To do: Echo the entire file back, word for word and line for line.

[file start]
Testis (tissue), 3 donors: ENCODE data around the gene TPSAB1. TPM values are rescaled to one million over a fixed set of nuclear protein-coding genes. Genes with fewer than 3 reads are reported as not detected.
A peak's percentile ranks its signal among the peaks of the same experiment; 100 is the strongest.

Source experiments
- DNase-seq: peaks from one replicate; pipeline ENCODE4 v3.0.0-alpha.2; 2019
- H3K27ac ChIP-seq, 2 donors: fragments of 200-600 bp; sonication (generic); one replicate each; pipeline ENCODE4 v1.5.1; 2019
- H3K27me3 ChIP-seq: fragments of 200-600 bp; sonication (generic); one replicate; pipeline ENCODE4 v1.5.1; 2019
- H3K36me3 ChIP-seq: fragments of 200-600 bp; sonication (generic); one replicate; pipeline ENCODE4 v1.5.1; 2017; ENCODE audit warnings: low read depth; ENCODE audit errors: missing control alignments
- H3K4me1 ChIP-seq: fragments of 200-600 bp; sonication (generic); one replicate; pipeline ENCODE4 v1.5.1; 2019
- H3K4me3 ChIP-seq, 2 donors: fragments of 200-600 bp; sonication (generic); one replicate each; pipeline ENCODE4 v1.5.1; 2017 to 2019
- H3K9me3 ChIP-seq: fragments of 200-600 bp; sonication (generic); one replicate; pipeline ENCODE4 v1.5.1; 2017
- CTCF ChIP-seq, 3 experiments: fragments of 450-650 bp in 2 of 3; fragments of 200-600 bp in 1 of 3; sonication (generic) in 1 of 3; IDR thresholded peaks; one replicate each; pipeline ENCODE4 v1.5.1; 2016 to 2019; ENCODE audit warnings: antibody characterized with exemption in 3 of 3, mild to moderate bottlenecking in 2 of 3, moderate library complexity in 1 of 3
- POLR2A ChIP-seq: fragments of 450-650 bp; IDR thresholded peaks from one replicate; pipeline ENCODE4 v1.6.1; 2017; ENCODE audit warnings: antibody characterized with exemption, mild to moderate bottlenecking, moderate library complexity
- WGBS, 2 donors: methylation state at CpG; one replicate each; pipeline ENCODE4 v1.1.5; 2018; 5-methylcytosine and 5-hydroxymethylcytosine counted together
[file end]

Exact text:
Testis (tissue), 3 donors: ENCODE data around the gene TPSAB1. TPM values are rescaled to one million over a fixed set of nuclear protein-coding genes. Genes with fewer than 3 reads are reported as not detected.
A peak's percentile ranks its signal among the peaks of the same experiment; 100 is the strongest.

Source experiments
- DNase-seq: peaks from one replicate; pipeline ENCODE4 v3.0.0-alpha.2; 2019
- H3K27ac ChIP-seq, 2 donors: fragments of 200-600 bp; sonication (generic); one replicate each; pipeline ENCODE4 v1.5.1; 2019
- H3K27me3 ChIP-seq: fragments of 200-600 bp; sonication (generic); one replicate; pipeline ENCODE4 v1.5.1; 2019
- H3K36me3 ChIP-seq: fragments of 200-600 bp; sonication (generic); one replicate; pipeline ENCODE4 v1.5.1; 2017; ENCODE audit warnings: low read depth; ENCODE audit errors: missing control alignments
- H3K4me1 ChIP-seq: fragments of 200-600 bp; sonication (generic); one replicate; pipeline ENCODE4 v1.5.1; 2019
- H3K4me3 ChIP-seq, 2 donors: fragments of 200-600 bp; sonication (generic); one replicate each; pipeline ENCODE4 v1.5.1; 2017 to 2019
- H3K9me3 ChIP-seq: fragments of 200-600 bp; sonication (generic); one replicate; pipeline ENCODE4 v1.5.1; 2017
- CTCF ChIP-seq, 3 experiments: fragments of 450-650 bp in 2 of 3; fragments of 200-600 bp in 1 of 3; sonication (generic) in 1 of 3; IDR thresholded peaks; one replicate each; pipeline ENCODE4 v1.5.1; 2016 to 2019; ENCODE audit warnings: antibody characterized with exemption in 3 of 3, mild to moderate bottlenecking in 2 of 3, moderate library complexity in 1 of 3
- POLR2A ChIP-seq: fragments of 450-650 bp; IDR thresholded peaks from one replicate; pipeline ENCODE4 v1.6.1; 2017; ENCODE audit warnings: antibody characterized with exemption, mild to moderate bottlenecking, moderate library complexity
- WGBS, 2 donors: methylation state at CpG; one replicate each; pipeline ENCODE4 v1.1.5; 2018; 5-methylcytosine and 5-hydroxymethylcytosine counted together